Please note! This essay has been submitted by a student.
Throughout history, the topic of immigration has remained a major controversy in America between both Republicans and Democrats. A similar issue, known as the Deferred Action for Childhood Arrivals (DACA), was a program passed by the Obama administration in 2012. Not only did this program open up a path of citizenship for the children of illegal immigrant parents, but also guided these DREAMers to receive a temporary pardon from deportation. However, now with President Trump in office, the program has been put to an end, which will negatively impact many, as it decreases their chances of coming to the United States and living a better lifestyle. Therefore, DACA should be reinstated because it aids America’s economy, has reasonable restrictions, and provides refuge to kids looking for a brighter future.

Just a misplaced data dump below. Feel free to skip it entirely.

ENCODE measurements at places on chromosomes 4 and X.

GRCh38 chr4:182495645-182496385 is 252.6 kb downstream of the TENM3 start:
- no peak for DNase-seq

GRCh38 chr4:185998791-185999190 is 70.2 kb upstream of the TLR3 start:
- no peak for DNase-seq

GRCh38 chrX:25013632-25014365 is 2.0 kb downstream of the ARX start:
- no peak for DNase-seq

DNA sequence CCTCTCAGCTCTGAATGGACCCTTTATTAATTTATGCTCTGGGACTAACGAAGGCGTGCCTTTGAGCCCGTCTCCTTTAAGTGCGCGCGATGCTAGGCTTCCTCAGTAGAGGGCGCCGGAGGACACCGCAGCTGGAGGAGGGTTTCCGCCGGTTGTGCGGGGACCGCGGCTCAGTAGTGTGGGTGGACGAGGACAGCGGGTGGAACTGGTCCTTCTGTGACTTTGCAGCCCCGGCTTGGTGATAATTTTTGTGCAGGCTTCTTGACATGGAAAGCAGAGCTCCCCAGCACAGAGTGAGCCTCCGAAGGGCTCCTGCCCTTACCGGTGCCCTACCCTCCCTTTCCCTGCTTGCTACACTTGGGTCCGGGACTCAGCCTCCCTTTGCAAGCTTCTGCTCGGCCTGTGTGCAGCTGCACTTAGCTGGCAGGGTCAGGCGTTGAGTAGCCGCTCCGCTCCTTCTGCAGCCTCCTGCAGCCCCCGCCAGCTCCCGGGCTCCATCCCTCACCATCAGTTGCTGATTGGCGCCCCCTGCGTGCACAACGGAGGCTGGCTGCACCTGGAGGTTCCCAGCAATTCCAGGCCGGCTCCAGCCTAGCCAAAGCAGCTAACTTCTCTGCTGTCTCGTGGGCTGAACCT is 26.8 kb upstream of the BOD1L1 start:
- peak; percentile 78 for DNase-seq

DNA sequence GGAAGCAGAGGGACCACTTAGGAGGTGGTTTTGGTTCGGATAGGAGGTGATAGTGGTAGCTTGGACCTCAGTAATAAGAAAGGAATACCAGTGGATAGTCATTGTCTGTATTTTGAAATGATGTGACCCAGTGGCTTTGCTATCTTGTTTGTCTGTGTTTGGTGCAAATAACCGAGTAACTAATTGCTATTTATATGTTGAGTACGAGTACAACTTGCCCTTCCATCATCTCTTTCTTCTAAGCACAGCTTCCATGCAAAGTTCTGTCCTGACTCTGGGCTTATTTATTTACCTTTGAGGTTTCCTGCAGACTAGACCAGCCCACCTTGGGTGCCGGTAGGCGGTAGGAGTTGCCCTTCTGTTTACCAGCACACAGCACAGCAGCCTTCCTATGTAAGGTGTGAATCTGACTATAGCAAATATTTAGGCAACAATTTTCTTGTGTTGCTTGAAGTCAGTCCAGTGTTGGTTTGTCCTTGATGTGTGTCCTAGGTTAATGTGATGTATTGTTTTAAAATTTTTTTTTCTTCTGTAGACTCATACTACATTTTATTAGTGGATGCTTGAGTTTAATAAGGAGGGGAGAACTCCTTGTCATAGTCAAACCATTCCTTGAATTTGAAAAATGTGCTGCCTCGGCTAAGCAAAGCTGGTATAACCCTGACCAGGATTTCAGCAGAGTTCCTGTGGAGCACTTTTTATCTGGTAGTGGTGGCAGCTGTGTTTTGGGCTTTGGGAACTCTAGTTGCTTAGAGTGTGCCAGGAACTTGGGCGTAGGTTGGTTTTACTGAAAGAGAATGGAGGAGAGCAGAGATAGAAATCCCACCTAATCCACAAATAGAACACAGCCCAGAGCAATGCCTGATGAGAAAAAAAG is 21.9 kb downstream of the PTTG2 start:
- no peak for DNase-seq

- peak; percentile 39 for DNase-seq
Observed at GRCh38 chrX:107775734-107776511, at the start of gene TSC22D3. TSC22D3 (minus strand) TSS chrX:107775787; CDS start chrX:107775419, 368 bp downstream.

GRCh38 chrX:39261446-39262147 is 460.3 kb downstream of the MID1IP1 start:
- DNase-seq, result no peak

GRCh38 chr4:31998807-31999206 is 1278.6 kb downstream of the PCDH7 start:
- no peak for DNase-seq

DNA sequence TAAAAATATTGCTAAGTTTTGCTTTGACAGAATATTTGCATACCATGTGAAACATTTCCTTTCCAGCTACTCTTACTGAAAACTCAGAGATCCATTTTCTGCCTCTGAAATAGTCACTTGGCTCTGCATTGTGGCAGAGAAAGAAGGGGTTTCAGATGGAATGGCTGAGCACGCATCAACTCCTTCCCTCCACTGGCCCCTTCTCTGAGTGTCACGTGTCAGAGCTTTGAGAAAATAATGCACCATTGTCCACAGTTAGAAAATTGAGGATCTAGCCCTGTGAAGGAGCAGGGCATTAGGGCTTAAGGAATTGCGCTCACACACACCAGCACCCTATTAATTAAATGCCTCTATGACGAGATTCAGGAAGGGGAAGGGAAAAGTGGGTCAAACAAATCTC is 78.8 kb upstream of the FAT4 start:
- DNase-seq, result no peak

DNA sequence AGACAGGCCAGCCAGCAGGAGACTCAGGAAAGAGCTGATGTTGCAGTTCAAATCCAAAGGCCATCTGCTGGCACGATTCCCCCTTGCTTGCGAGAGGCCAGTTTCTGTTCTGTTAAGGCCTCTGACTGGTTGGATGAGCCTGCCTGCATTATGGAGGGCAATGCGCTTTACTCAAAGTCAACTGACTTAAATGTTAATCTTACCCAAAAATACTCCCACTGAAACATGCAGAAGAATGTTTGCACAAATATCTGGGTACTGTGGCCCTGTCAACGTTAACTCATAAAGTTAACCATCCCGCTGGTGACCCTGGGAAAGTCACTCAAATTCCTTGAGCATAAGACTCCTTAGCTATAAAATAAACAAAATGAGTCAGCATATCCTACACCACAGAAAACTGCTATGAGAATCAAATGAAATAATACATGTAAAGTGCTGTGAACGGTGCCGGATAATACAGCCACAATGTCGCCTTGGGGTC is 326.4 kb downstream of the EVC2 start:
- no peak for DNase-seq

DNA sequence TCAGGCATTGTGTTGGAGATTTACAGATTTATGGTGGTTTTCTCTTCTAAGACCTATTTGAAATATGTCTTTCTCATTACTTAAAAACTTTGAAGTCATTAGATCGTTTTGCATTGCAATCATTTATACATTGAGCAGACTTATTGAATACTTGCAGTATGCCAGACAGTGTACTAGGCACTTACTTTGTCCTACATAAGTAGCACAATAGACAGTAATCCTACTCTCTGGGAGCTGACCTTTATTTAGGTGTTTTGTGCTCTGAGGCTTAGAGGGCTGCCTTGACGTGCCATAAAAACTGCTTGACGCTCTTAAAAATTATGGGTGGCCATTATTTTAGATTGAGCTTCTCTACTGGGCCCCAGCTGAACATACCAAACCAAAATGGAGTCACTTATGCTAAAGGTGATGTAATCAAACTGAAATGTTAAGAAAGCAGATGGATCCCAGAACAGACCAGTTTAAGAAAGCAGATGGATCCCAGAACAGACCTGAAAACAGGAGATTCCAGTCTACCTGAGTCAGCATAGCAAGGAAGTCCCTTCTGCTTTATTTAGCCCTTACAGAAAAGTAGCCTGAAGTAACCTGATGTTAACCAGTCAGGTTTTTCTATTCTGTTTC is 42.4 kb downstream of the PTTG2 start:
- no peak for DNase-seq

Some argue that recipients of DACA have brought many issues into America without any real benefits. This is especially seen since many citizens believe that DACA has “denied jobs to hundreds of thousands of Americans by allowing…illegal aliens to take those jobs” (“FACT CHECK: Are DACA Recipients Stealing Jobs Away From Other Americans?”). Many identify this as fewer opportunities for Americans, something some have already experienced. For instance, many of the DACA recipients are heavily concentrated in states such as California and Texas, meaning citizens in those areas are facing the most difficulties and are mainly against immigration (“Examining the Contributions of the DACA-Eligible Population in the Key States”). Some people also appear to be against DACA because it is unfair to other foreigners who have been waiting for a legal route to come to America for multiple years (Jordan). Although this may appear as the truth, many fail to acknowledge the harsh circumstances that might have forced these immigrants to arrive in America, with no other option left. There have been many assumptions made on the basis that there is a fixed amount of work available in the US, also known as the “lump of labor fallacy” (“FACT CHECK: Are DACA Recipients Stealing Jobs Away From Other Americans?”). However, at this point, America has more employment jobs than ever before, which is why it has become crucial for the country to find more workers to support its economy. It has also been predicted that in the past five years, the Gross Domestic Product (GDP) would have been at least one hundred and five billion dollars shorter without the help of DACA recipients.